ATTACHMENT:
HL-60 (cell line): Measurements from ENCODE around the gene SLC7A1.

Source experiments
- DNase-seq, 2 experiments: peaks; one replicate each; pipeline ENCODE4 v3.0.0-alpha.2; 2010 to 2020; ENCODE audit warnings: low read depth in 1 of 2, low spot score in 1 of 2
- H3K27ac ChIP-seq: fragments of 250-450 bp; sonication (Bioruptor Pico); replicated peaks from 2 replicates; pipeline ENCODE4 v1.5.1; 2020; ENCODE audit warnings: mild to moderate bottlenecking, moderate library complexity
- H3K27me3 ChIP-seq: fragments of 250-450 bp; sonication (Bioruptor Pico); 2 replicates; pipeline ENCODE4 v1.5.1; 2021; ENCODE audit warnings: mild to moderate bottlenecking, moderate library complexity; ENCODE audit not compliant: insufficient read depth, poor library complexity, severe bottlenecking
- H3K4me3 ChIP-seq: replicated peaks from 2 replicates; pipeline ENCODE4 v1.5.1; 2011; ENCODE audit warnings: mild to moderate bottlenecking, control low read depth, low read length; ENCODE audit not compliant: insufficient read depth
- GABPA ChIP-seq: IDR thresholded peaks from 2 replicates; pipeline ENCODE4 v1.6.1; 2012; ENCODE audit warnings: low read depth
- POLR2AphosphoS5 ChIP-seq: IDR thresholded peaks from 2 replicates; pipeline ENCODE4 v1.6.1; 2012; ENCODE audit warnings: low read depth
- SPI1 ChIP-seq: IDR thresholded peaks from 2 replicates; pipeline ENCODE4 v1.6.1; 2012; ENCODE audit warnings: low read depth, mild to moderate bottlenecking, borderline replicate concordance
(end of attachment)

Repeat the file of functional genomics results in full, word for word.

HL-60 (cell line): Measurements from ENCODE around the gene SLC7A1.

Source experiments
- DNase-seq, 2 experiments: peaks; one replicate each; pipeline ENCODE4 v3.0.0-alpha.2; 2010 to 2020; ENCODE audit warnings: low read depth in 1 of 2, low spot score in 1 of 2
- H3K27ac ChIP-seq: fragments of 250-450 bp; sonication (Bioruptor Pico); replicated peaks from 2 replicates; pipeline ENCODE4 v1.5.1; 2020; ENCODE audit warnings: mild to moderate bottlenecking, moderate library complexity
- H3K27me3 ChIP-seq: fragments of 250-450 bp; sonication (Bioruptor Pico); 2 replicates; pipeline ENCODE4 v1.5.1; 2021; ENCODE audit warnings: mild to moderate bottlenecking, moderate library complexity; ENCODE audit not compliant: insufficient read depth, poor library complexity, severe bottlenecking
- H3K4me3 ChIP-seq: replicated peaks from 2 replicates; pipeline ENCODE4 v1.5.1; 2011; ENCODE audit warnings: mild to moderate bottlenecking, control low read depth, low read length; ENCODE audit not compliant: insufficient read depth
- GABPA ChIP-seq: IDR thresholded peaks from 2 replicates; pipeline ENCODE4 v1.6.1; 2012; ENCODE audit warnings: low read depth
- POLR2AphosphoS5 ChIP-seq: IDR thresholded peaks from 2 replicates; pipeline ENCODE4 v1.6.1; 2012; ENCODE audit warnings: low read depth
- SPI1 ChIP-seq: IDR thresholded peaks from 2 replicates; pipeline ENCODE4 v1.6.1; 2012; ENCODE audit warnings: low read depth, mild to moderate bottlenecking, borderline replicate concordance